Many of those who tried their hands at baking ube-cheese pandesal eventually graduated to serious baking and turned out wonderful versions of sourdough bread. Some even went to the extent of making their own sourdough starter. Now, this is serious baking! It is challenging to bake sourdough bread because it does not use commercial yeast but wild yeast from an active sourdough culture or starter. It’s a long and slow but healthy fermentation process that brings out complex flavors in the resulting bread, which tastes a bit sour due to the presence of two types of friendly bacteria — lactobacillus and acetobacillus — from the wild yeast. Sourdough bread is usually round, and designs can be etched onto the “skin” of the dough before it is baked. Some bakeries, such as Sourdough Café and Otter Breads, specialize in sourdough bread as well as other cakes, breads and pastries using sourdough starter.

Sourdough bread from Sourdough Cafe.

 

Basque burnt cheesecake
We are so used to blueberry cheesecake, strawberry cheesecake, mango cheesecake and Oreo cheesecake that the sudden popularity of Basque burnt cheesecake almost came as a surprise. Not as picture perfect as the ones mentioned above, the Basque burnt cheesecake has, as its name suggests, a burnt looking top (and sometimes sides, too!), and yet it is incredibly creamy and imparts no trace of burnt bitterness at all, only smoky goodness. This cheesecake originates from the Basque region of Spain, specifically the famous La Viña in San Sebastian that had long queues of people waiting to have a taste of it. Unlike the New York-style cheesecake that Filipinos are more familiar with, this one has no crust, is baked to burnt perfection with parchment paper wrapped around the bottom and sides, has a slightly sunken center, and has a very creamy mouthfeel when eaten. The Basque burnt cheesecake has been in the country for about five years now, but it was during the pandemic that it became extremely popular. Home bakers tried their hands at it, while some bakeries offered their already perfected versions.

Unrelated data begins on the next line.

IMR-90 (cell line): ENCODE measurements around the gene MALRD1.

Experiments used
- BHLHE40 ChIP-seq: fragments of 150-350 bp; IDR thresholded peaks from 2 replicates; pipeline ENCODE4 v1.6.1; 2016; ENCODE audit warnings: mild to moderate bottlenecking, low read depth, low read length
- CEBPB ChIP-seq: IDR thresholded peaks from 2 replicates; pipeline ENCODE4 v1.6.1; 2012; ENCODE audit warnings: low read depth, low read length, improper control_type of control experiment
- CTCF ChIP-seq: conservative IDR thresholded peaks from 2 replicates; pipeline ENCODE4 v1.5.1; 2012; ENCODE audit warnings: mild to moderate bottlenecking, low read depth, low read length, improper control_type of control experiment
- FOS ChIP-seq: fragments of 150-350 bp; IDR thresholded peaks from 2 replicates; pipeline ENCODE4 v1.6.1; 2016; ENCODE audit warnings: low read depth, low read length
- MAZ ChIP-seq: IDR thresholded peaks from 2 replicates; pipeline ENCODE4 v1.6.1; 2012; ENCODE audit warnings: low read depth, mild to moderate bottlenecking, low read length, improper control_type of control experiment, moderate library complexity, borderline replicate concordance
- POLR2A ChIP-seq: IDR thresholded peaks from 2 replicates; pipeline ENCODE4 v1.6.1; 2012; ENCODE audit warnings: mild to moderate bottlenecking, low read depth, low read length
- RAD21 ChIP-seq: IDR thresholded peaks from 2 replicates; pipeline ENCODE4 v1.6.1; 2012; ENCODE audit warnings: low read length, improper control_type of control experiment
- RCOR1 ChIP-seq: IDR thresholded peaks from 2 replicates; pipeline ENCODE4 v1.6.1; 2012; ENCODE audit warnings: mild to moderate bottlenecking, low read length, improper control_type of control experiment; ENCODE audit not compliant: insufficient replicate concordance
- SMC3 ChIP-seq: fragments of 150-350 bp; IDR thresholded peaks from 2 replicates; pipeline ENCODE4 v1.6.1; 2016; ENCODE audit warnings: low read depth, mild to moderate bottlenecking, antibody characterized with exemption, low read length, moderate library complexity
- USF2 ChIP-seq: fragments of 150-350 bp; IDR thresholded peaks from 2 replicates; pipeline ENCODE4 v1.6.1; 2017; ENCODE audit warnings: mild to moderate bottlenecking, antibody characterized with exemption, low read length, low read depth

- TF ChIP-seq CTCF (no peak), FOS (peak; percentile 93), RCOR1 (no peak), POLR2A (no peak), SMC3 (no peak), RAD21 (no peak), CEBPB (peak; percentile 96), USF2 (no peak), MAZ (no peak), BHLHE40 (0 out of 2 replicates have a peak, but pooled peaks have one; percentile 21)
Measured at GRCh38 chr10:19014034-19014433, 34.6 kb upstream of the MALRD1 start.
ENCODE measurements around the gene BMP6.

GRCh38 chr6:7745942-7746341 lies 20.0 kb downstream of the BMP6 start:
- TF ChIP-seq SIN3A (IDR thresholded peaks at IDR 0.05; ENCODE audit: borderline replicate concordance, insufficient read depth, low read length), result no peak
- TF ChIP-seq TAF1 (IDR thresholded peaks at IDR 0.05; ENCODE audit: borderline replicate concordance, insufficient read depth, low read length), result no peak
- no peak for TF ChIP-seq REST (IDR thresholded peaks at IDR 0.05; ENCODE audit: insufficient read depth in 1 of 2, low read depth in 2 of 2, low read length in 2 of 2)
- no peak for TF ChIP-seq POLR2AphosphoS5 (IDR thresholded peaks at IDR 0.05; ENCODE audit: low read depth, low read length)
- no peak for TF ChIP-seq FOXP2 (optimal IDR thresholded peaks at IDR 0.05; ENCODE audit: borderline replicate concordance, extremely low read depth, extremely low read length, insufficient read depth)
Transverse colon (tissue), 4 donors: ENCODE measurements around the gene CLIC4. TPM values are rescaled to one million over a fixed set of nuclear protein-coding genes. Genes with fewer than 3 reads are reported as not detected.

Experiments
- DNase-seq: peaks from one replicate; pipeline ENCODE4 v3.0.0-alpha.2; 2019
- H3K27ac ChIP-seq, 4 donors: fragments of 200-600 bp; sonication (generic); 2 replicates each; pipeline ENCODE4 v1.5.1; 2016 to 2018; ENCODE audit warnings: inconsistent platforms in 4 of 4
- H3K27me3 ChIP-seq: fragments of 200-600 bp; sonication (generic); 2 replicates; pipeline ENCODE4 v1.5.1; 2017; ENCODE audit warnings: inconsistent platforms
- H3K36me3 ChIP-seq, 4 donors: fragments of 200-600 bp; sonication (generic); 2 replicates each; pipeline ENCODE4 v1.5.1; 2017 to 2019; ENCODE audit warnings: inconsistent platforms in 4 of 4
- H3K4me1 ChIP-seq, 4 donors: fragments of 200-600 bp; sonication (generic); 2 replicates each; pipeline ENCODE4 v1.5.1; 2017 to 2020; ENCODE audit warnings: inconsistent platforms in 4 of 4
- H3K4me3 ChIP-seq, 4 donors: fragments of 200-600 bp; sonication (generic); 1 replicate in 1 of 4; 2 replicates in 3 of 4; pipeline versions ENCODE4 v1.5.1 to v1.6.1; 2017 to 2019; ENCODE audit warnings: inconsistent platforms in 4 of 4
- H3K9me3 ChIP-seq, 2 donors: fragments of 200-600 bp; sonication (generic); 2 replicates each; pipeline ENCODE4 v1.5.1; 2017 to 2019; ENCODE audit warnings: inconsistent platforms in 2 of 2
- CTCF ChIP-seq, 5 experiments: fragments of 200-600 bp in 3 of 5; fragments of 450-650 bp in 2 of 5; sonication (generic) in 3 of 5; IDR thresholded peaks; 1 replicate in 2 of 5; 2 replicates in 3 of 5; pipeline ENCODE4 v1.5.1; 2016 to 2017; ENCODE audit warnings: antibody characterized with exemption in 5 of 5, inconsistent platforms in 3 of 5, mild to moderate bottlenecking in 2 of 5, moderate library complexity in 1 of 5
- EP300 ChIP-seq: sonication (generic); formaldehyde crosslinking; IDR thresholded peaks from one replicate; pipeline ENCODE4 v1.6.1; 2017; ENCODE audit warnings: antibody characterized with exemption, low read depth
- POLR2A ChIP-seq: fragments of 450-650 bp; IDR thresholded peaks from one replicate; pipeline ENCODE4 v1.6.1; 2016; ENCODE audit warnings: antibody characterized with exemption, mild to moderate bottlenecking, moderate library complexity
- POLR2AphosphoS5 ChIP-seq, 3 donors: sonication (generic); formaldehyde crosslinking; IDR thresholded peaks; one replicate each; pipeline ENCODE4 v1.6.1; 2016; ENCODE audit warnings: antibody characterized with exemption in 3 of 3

Basque burnt cheesecake by Martin Markus Gourmet Treats.

Dalgona coffee
Coffee has always been an all-time favorite beverage, be it a hot or cold concoction. Long before milk tea became in fashion, cafés thrived on freshly brewed coffee, cappuccino with exciting latte art in the foam on top, and refreshing frappés. During the pandemic, dalgona coffee rose to fame. It is a cold latte drink, made by basically combining cold milk and a slightly bittersweet coffee, and topped with smooth and fancy coffee foam. We call it dalgona coffee because it is inspired by the South Korean dalgona candy, which is like a toffee sponge similar to the coffee sponge on top of the coffee version. Dalgona coffee is whipped coffee made by beating equal parts of instant coffee, sugar and hot water until it becomes creamy, and then it is spooned over a glass of milk with ice. It became so famous that it inspired bakers to create cake versions of it, including Gel Salonga-Datu’s Dalgona Tiramisu Cake.

Korean cream cheese garlic bread
This bread rose to fame during the pandemic. A popular Korean street food, the 2020 version uses a big round bread that has been cut into wedges on top but kept together at the bottom. It is filled with sweetened cream cheese and garlic butter custard. Chef Sau del Rosario has whipped up his own version, which he calls Buttery and Garlicky Monay with California Cheese Stuffing.
Many other food trends emerged in 2020, but these, basically, were the ones that made the biggest and strongest impression.